Laura Bliss is CityLab’s West Coast bureau chief. She also writes MapLab, a biweekly newsletter about maps (subscribe here). Her work has appeared in The New York Times, The Atlantic, Sierra, GOOD, Los Angeles, and elsewhere, including in the book The Future of Transportation.
The wearable veggie-bot Tomatan will demonstrate how to fuel up on lycopene while on the go.
Skeptics of wearable technology, prepare for conversion: The world's first tomato-dispensing backpack is upon us.
Schemed up by the Japanese tomato-product manufacturer Kagome, the 17.6 pound, humanoid veggie-bot Tomatan will make its public debut this weekend. It'll ride upon the sturdy, lycopene-loving shoulders of company employee Shigenori Suzuki as he runs the Toyko Marathon.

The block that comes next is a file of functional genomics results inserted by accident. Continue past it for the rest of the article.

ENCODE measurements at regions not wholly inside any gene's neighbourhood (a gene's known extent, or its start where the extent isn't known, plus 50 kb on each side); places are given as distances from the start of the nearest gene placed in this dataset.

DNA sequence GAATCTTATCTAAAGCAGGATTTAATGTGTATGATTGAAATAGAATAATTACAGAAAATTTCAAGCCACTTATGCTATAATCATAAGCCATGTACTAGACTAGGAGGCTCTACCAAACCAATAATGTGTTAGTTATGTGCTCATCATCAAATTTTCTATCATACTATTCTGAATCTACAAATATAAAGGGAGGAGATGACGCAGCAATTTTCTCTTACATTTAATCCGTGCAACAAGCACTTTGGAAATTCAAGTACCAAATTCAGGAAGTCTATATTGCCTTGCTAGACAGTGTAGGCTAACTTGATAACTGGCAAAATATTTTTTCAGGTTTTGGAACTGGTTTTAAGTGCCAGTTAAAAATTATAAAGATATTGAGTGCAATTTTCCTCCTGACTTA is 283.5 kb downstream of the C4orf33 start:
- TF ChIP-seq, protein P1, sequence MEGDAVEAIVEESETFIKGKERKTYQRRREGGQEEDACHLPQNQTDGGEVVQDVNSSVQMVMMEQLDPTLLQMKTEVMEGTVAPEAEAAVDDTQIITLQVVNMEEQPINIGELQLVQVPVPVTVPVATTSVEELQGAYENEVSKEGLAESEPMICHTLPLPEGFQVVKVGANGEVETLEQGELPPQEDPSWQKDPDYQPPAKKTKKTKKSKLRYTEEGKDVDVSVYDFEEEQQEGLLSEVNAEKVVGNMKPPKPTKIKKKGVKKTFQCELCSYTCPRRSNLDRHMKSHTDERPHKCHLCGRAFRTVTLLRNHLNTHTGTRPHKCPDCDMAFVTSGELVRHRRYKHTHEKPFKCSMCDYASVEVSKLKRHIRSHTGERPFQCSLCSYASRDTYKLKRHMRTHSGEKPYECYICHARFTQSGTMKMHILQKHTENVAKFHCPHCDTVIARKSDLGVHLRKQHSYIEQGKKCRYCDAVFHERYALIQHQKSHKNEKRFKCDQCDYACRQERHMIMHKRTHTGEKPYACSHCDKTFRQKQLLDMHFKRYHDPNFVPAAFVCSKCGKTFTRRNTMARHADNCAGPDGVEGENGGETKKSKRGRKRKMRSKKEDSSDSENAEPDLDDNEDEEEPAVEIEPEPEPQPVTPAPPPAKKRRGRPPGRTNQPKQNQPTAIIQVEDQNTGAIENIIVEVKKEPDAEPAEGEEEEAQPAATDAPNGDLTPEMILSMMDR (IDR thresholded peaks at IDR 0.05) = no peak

Suzuki will be running both Saturday's 5K "fun run" and Sunday's full marathon.* He'll eat seven medium-sized tomatoes delivered to his lips by Tomatan's robotic arms as he completes the first run. He'll then chow down 12 cherry tomatoes courtesy of Petit Tomatan, a smaller, more compact contraption, during his longer haul.
Sure, tomatoes are full of heart-healthy phytochemicals like beta-carotene and folic acid. But eating all of those in a row sounds positively vomit-inducing, even without the whole 10K part. Of course, there are no plans as of yet to commercialize the Tomatan; it's a PR stunt from Kagome, one of the marathon's sponsors, which plans to distribute 50,000 boring, regular tomatoes to other runners on Sunday.
While a tomato-feeding device might not be so practical for runners, a tomato-throwing wearable is something I've actually long dreamed of owning as a pedestrian. The next time a texting driver nearly mows me down in a crosswalk, they just might receive my Tomatan-inspired wrath all over their windshield.
*A previous version of this post incorrectly stated that Suzuki will be running in the 10km race on Sunday. He will in fact be running the full marathon.